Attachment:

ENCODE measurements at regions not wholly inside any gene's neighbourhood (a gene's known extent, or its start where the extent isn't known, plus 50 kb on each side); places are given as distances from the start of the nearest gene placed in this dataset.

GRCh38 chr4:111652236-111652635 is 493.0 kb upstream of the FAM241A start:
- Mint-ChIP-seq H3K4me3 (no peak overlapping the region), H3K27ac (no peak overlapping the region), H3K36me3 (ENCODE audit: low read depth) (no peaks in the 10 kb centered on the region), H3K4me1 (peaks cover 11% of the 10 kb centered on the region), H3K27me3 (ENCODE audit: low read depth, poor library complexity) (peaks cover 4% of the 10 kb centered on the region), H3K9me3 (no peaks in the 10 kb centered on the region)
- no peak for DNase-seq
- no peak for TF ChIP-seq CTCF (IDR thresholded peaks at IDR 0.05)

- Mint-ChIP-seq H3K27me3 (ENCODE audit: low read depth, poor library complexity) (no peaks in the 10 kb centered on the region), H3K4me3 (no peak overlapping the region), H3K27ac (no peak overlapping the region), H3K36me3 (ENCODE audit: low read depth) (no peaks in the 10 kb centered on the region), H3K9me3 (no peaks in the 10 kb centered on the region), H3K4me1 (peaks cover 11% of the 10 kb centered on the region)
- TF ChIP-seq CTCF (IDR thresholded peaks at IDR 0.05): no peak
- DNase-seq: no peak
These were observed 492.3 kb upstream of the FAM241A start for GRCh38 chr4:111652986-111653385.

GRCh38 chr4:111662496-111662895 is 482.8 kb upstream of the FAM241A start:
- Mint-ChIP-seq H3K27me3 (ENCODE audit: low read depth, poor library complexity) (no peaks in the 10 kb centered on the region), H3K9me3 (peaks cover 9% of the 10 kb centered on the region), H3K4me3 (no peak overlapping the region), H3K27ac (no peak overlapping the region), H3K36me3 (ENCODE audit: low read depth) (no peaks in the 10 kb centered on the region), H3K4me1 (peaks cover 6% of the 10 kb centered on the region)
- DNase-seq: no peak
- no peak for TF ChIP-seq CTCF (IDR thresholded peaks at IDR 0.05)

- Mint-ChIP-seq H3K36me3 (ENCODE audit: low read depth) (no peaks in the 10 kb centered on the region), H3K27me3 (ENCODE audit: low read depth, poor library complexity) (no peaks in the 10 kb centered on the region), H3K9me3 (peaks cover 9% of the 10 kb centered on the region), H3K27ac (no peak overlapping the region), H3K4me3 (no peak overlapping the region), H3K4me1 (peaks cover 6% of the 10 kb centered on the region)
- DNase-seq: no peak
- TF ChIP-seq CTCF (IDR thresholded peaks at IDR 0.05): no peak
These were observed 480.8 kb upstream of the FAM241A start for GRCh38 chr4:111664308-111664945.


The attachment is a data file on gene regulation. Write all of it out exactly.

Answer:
ENCODE measurements at regions not wholly inside any gene's neighbourhood (a gene's known extent, or its start where the extent isn't known, plus 50 kb on each side); places are given as distances from the start of the nearest gene placed in this dataset.

GRCh38 chr4:111652236-111652635 is 493.0 kb upstream of the FAM241A start:
- Mint-ChIP-seq H3K4me3 (no peak overlapping the region), H3K27ac (no peak overlapping the region), H3K36me3 (ENCODE audit: low read depth) (no peaks in the 10 kb centered on the region), H3K4me1 (peaks cover 11% of the 10 kb centered on the region), H3K27me3 (ENCODE audit: low read depth, poor library complexity) (peaks cover 4% of the 10 kb centered on the region), H3K9me3 (no peaks in the 10 kb centered on the region)
- no peak for DNase-seq
- no peak for TF ChIP-seq CTCF (IDR thresholded peaks at IDR 0.05)

- Mint-ChIP-seq H3K27me3 (ENCODE audit: low read depth, poor library complexity) (no peaks in the 10 kb centered on the region), H3K4me3 (no peak overlapping the region), H3K27ac (no peak overlapping the region), H3K36me3 (ENCODE audit: low read depth) (no peaks in the 10 kb centered on the region), H3K9me3 (no peaks in the 10 kb centered on the region), H3K4me1 (peaks cover 11% of the 10 kb centered on the region)
- TF ChIP-seq CTCF (IDR thresholded peaks at IDR 0.05): no peak
- DNase-seq: no peak
These were observed 492.3 kb upstream of the FAM241A start for GRCh38 chr4:111652986-111653385.

GRCh38 chr4:111662496-111662895 is 482.8 kb upstream of the FAM241A start:
- Mint-ChIP-seq H3K27me3 (ENCODE audit: low read depth, poor library complexity) (no peaks in the 10 kb centered on the region), H3K9me3 (peaks cover 9% of the 10 kb centered on the region), H3K4me3 (no peak overlapping the region), H3K27ac (no peak overlapping the region), H3K36me3 (ENCODE audit: low read depth) (no peaks in the 10 kb centered on the region), H3K4me1 (peaks cover 6% of the 10 kb centered on the region)
- DNase-seq: no peak
- no peak for TF ChIP-seq CTCF (IDR thresholded peaks at IDR 0.05)

- Mint-ChIP-seq H3K36me3 (ENCODE audit: low read depth) (no peaks in the 10 kb centered on the region), H3K27me3 (ENCODE audit: low read depth, poor library complexity) (no peaks in the 10 kb centered on the region), H3K9me3 (peaks cover 9% of the 10 kb centered on the region), H3K27ac (no peak overlapping the region), H3K4me3 (no peak overlapping the region), H3K4me1 (peaks cover 6% of the 10 kb centered on the region)
- DNase-seq: no peak
- TF ChIP-seq CTCF (IDR thresholded peaks at IDR 0.05): no peak
These were observed 480.8 kb upstream of the FAM241A start for GRCh38 chr4:111664308-111664945.